- Pitt: Robert Gaunt, PhD, an assistant professor, and his co-director Michael Boninger, MD, a professor and chair, both with the Pitt School of Medicine Department of Physical Medicine and Rehabilitation, have received funding in an undisclosed amount to lead a multidisciplinary research team that will recruit five volunteers to try to demonstrate that stimulation of the sensory portion of the spinal cord nerves, which would normally innervate the hand and forearm, can cause an individual with an amputation to feel distinct sensations of touch and joint movement in the “phantom” hand and wrist. They also plan to insert fine-wire electrodes into the forearm muscles of able-bodied volunteers to collect and interpret muscle signals to guide movement of a virtual prosthetic hand to control hand opening and closing, as well as thumb movement. Eventually, the team aims to devise a fully implantable system for home use.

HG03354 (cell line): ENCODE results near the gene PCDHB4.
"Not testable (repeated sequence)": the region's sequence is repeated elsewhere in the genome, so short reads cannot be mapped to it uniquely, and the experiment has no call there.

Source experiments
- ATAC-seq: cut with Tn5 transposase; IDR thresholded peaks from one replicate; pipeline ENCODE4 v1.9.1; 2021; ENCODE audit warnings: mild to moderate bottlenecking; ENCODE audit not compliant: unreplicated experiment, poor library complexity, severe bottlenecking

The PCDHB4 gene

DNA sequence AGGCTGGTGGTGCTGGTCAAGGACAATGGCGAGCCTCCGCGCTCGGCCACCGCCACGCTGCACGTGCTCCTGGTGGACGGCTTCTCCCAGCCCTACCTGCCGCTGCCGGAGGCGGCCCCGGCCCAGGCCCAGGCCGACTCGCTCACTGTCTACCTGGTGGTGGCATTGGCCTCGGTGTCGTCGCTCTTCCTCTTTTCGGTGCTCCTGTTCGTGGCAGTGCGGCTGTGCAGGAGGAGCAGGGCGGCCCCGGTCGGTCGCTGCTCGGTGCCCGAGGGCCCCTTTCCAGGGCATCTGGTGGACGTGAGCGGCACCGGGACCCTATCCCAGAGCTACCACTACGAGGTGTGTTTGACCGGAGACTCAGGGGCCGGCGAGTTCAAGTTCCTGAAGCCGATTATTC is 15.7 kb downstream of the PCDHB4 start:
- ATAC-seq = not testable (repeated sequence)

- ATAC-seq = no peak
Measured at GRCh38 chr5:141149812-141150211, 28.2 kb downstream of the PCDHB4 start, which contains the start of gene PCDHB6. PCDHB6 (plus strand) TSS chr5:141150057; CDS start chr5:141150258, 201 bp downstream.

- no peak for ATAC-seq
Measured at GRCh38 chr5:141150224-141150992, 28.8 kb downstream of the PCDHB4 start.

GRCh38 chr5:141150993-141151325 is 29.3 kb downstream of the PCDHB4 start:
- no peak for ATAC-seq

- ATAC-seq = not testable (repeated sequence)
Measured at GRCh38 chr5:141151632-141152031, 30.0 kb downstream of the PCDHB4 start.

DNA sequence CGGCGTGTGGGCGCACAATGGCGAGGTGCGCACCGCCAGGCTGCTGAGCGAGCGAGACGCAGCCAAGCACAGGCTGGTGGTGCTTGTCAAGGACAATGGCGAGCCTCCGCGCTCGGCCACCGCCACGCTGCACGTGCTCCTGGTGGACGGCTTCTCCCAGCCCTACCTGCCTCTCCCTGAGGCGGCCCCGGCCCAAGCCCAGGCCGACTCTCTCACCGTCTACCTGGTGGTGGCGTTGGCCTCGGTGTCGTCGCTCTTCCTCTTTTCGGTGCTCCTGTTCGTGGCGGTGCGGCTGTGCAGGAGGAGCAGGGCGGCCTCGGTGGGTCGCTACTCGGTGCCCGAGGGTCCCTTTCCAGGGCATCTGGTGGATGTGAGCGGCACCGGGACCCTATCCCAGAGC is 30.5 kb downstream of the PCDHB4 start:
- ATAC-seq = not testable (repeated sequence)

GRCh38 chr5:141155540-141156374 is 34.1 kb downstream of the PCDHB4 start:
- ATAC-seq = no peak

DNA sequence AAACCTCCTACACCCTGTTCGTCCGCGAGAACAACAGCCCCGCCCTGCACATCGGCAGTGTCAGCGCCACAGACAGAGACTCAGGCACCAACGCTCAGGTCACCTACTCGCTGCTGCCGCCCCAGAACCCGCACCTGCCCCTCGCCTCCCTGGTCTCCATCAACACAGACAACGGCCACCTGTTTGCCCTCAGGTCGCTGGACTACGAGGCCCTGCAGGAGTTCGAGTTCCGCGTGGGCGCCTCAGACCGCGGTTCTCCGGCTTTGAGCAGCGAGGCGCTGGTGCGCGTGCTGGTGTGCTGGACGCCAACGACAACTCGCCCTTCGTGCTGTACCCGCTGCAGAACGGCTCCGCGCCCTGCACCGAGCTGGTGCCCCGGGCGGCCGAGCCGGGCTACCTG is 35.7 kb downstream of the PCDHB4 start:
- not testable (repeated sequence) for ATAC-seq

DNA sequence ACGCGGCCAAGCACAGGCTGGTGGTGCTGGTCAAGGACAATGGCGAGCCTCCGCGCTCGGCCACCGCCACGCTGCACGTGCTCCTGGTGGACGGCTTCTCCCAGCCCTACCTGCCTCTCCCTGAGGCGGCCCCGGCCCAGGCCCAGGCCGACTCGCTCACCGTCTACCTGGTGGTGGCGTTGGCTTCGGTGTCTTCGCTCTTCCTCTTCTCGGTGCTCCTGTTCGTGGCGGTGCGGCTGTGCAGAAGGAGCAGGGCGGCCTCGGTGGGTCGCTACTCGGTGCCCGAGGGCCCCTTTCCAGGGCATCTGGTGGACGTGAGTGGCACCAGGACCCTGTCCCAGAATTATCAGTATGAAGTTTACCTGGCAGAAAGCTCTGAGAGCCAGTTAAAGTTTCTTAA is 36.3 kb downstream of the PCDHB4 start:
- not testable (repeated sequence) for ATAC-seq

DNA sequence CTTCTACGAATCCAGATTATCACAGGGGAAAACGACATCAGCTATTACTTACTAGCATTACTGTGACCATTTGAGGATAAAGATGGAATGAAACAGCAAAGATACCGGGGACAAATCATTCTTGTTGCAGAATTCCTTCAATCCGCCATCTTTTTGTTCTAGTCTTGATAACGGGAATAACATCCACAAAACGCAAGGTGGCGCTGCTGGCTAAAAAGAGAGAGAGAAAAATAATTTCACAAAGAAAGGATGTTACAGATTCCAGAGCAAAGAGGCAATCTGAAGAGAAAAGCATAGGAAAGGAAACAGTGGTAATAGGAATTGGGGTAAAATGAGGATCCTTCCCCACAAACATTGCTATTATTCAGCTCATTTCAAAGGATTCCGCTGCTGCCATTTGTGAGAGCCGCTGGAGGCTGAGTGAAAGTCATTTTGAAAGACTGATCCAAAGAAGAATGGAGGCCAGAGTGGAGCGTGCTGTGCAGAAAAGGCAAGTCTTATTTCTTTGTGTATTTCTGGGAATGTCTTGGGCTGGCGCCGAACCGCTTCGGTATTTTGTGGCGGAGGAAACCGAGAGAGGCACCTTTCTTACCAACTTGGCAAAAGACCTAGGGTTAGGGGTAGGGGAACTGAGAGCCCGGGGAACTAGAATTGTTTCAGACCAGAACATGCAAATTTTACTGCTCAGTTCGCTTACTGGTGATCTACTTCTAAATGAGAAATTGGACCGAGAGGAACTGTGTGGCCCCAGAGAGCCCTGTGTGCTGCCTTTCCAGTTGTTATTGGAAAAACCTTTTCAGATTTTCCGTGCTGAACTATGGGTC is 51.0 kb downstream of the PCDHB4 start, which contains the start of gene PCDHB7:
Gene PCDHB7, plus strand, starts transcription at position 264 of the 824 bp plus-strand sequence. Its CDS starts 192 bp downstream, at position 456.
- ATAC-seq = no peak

- U of U: Bioengineering associate professor Gregory Clark, PhD, is leading a research team that received a $1.4 million grant to further develop an implantable neural interface that will allow an individual with an upper-limb amputation to move an advanced prosthetic hand with just his or her thoughts, and to pay for testing on two human volunteers. The device, called the Utah Slanted Electrode Array, was developed by Richard A. Normann, PhD. It uses 100 electrodes that connect with nerves in the residual arm to read signals from the brain telling the hand how to move. Likewise, the neural interface delivers meaningful sensations of touch and movement from a prosthetic hand back to the brain. )
- Draper Laboratory and the University of Florida have also been awarded grants. Information about their roles is not yet available.